Simon Redican, the chief executive of the National Readership Survey, is preparing for the day when the measurement body for news brands and magazines is wound up. As things stand, it seems increasingly likely that the NRS will disappear from media schedules at the start of 2016 after 60 years.
In an era of smartphones and tablets, the NRS appears rather quaint, sending out an army of market researchers every three months to knock on people’s doors to quiz them on what they have read. The owners of the survey – the publishers of the UK’s 250 top-selling news titles and magazines – have decided to find a more contemporary and compelling way of telling advertisers about how people are consuming content in a multiplatform world.
Redican joined the NRS in June 2014 after seven years as the managing director of the Radio Advertising Bureau. He was brought in to fill the role left vacant by the previous chief executive Mike Ironside, who bowed out after five years of trying to drag the NRS into the 21st century. Redican had the shock of his life four weeks into the role when told that the owners had decided to serve notice on the survey and find a new system.
"On the night that it happened, I felt like I’d been hit by a bus," he admits. "I thought: I’ve got a new job but it’s all going to be over by Christmas." But the shock soon turned into an impetus to help create a better measurement system, and Redican now harbours real hopes of seeing a reincarnation of the NRS as a measurement body fit for the modern age.
He says: "You reflect overnight and you go: I’ve run stakeholder businesses before and I’ve worked in agencies and, if your customers aren’t happy with what you do, it is a good idea to review it."
Redican talked to stakeholders and found that they wanted three things: first and foremost, de-duplicated research about the reach and frequency of content. Also, an interface that is easy to use that enables them to plan across media and, lastly, a smart way of exploring readers’ engagement with content.
He says he is right behind the review process now and sees it as part of a wider trend encompassing TV and radio as well. "What this process will hopefully do is put some boundaries back into the market. There is a market of limitless crap out there, then there is a finite amount of well-produced stuff," Redican says. The new system will help advertisers tell the difference.
Whether the industry still feels like it needs a centralised body to govern and market the research from the press remains to be seen. It is plausible that newspapers and magazines will rely on their own research departments to fulfil that role in the future. The decision is due to be announced in April and any new system implemented early in 2016. Jed Glanvill, the former chief executive of Mindshare, is co-ordinating the review process.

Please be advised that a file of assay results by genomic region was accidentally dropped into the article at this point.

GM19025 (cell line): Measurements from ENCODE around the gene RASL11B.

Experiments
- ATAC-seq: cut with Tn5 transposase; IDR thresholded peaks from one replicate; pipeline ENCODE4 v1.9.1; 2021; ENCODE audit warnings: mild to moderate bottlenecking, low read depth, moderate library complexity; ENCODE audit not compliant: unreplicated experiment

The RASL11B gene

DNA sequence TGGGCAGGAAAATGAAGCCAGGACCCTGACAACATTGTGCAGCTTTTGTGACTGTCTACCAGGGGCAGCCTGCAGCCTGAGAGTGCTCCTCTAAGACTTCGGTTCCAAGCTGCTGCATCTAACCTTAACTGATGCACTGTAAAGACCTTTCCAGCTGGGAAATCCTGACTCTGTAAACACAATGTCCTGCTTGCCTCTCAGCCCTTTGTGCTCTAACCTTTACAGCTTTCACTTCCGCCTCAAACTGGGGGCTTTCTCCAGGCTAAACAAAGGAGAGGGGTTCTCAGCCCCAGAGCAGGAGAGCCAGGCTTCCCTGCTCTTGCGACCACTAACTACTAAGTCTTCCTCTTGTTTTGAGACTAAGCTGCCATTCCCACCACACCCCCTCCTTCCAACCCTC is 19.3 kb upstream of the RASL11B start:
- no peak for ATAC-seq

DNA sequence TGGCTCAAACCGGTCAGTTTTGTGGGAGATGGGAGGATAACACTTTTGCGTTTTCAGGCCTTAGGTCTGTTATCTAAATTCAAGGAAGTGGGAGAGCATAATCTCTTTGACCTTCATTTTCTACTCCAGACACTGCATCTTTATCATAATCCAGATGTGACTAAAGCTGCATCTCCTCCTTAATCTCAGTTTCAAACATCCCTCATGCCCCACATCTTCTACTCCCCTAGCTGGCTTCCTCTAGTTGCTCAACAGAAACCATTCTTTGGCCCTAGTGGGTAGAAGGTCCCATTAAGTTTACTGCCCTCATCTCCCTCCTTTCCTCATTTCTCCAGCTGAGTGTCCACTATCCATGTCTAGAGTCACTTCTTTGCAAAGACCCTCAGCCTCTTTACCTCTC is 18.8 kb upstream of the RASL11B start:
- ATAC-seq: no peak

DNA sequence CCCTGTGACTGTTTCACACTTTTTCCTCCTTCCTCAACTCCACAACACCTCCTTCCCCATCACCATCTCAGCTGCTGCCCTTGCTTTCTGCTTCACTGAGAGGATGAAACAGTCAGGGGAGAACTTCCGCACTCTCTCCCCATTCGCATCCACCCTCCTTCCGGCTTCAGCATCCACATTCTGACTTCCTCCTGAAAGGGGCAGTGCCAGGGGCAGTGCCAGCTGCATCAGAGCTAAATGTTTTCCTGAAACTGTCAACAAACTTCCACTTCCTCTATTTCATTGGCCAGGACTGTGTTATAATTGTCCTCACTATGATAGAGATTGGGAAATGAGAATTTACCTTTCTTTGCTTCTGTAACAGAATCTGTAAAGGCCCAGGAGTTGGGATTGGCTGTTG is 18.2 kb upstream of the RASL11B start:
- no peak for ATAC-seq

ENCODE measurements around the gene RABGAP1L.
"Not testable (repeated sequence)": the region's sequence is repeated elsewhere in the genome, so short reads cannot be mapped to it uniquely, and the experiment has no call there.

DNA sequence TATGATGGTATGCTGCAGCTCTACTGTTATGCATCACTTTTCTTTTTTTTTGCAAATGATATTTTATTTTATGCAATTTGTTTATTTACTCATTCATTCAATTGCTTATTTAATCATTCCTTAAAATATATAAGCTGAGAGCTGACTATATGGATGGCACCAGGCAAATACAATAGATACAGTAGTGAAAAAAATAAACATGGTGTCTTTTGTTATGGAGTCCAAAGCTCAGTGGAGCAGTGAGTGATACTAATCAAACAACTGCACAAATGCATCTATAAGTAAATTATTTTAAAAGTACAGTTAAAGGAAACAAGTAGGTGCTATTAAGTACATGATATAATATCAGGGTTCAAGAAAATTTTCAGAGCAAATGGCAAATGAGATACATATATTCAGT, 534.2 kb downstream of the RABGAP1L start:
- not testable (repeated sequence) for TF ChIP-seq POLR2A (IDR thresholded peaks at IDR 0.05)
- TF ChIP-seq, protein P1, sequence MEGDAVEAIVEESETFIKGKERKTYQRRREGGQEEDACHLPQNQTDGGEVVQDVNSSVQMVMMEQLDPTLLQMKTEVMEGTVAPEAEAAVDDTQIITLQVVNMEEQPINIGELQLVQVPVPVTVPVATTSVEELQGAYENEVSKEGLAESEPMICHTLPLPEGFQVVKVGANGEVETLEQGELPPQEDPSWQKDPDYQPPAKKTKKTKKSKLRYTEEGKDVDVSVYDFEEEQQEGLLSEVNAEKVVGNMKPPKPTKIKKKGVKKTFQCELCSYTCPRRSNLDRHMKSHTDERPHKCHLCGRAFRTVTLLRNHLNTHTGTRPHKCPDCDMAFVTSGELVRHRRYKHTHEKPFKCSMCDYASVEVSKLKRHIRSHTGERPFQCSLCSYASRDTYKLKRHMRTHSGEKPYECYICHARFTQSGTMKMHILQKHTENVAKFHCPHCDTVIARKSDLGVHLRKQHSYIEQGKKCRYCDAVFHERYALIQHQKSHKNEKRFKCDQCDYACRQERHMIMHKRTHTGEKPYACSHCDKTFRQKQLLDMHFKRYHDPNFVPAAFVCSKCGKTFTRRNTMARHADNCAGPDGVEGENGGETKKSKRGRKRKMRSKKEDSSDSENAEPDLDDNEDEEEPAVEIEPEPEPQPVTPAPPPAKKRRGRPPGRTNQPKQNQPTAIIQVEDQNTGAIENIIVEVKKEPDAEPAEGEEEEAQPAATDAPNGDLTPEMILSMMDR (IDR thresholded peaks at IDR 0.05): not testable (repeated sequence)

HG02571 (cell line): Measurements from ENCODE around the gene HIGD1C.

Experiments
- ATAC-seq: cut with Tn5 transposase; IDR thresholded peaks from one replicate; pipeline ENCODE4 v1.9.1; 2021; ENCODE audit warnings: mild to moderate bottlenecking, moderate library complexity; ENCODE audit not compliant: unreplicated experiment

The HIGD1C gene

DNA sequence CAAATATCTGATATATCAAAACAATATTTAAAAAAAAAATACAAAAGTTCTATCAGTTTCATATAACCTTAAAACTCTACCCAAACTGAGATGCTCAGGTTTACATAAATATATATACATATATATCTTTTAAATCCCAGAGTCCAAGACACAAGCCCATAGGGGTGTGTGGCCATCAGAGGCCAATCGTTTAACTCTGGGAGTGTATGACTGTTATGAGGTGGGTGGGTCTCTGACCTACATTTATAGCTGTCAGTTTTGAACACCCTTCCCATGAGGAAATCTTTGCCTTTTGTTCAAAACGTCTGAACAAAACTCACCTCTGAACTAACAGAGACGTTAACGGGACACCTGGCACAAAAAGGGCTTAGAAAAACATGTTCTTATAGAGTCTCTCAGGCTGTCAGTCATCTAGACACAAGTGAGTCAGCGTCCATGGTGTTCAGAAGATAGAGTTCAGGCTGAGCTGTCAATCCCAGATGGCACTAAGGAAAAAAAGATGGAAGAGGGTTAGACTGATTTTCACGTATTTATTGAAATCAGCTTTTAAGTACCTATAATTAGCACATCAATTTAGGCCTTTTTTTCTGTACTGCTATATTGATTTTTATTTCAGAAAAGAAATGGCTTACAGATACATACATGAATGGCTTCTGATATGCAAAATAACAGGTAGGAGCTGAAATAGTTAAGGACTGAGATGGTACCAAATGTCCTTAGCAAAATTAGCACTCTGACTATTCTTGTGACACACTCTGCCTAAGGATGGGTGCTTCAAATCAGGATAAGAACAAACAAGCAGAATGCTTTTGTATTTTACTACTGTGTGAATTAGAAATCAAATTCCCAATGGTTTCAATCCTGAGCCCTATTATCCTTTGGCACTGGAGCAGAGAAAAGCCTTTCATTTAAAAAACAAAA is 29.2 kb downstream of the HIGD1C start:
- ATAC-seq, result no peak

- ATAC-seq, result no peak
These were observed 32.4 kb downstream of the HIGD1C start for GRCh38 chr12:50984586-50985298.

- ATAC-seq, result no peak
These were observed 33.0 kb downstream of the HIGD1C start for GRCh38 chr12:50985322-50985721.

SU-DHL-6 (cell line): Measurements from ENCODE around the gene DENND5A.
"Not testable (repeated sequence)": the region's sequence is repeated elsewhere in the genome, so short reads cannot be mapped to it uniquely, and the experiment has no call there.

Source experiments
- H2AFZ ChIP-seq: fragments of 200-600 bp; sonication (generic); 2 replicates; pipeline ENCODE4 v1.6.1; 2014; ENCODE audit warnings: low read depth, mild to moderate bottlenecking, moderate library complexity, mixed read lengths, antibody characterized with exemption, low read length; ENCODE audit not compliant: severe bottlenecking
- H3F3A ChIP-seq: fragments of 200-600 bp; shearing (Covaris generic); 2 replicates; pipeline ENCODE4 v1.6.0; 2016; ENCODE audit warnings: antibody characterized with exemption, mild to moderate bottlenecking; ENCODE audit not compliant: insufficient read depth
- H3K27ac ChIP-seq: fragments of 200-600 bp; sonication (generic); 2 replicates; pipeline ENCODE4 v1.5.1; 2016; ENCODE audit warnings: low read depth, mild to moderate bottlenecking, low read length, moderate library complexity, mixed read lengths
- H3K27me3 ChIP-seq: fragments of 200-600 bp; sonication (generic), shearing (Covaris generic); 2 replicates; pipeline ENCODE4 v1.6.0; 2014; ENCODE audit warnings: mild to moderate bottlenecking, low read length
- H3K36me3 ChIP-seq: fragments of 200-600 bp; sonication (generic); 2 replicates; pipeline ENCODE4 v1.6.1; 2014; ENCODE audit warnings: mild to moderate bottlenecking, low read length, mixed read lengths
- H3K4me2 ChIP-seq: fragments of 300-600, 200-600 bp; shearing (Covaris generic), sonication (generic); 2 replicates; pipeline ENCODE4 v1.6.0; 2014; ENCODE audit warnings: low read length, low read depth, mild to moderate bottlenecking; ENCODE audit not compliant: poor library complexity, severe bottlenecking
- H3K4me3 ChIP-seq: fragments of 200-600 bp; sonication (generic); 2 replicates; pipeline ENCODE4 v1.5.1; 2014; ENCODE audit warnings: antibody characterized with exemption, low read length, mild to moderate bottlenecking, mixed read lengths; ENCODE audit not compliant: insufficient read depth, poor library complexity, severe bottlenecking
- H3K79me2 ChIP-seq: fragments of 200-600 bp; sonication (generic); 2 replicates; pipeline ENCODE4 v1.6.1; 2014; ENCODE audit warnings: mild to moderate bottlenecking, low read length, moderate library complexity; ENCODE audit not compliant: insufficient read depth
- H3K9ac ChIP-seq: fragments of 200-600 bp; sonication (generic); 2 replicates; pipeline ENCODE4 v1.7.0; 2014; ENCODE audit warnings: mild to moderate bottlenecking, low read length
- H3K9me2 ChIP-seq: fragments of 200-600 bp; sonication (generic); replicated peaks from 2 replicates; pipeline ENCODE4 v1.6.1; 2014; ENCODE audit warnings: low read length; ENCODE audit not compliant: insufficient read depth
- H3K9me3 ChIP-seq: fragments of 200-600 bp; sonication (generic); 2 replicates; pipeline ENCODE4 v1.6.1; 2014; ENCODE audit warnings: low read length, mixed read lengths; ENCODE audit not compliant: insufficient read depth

Redican has strong views on the approach publishers must adopt to rescue their titles’ relevance in the digital world. "I like to think I’ve got a sense of perspective on the market, which is what the market is crying out for," he says.
I like to think I've got a sense of perspective on the market, which is what the market is crying out for
He thinks brands have taken a wrong turn by throwing money aimlessly at digital advertising. Brand advertising needs to be consumed in the context of well-produced, high-quality content, he says.
"We seem to be fixated on the ability to maximise efficiency via digital platforms. I am calling for a more nuanced, planning-led approach," he says. "We need to put proper value on context and the exchange of brand values, which advertisers benefit from with careful ad placement."
Not all advertising impressions are equal, he argues. Advertising around a strong media brand is more powerful than just sticking an ad in front of people on whatever website they happen to visit. Redican reels off econometric surveys showing that digital advertising offers the lowest return on investment of all media.
He insists his view is not some legacy of a disappearing world but essential for creating effective advertising over the coming years.
Rather than talking about "digital" and "traditional" media, Redican prefers to distinguish between published content businesses and the aggregators and utilities that largely distribute others’ content. He says: "I would contend that brands in the published media sector (news brands and magazines) have more contextual richness and influence than pure-play digital aggregators and utilities."
A media planner by trade, Redican became the planning director of Starcom MediaVest Group in the late 90s before switching to the media owner side, first as a strategist at News International and then as the head of sales at Classic FM. He recognises that agencies are increasingly complex places and, unless media owners make data relevant to them and provide a narrative, there is every danger the value is lost.
The NRS job might not be quite what Redican expected but, with his experience, he is well-placed to ensure that audience research is better attuned to the modern world.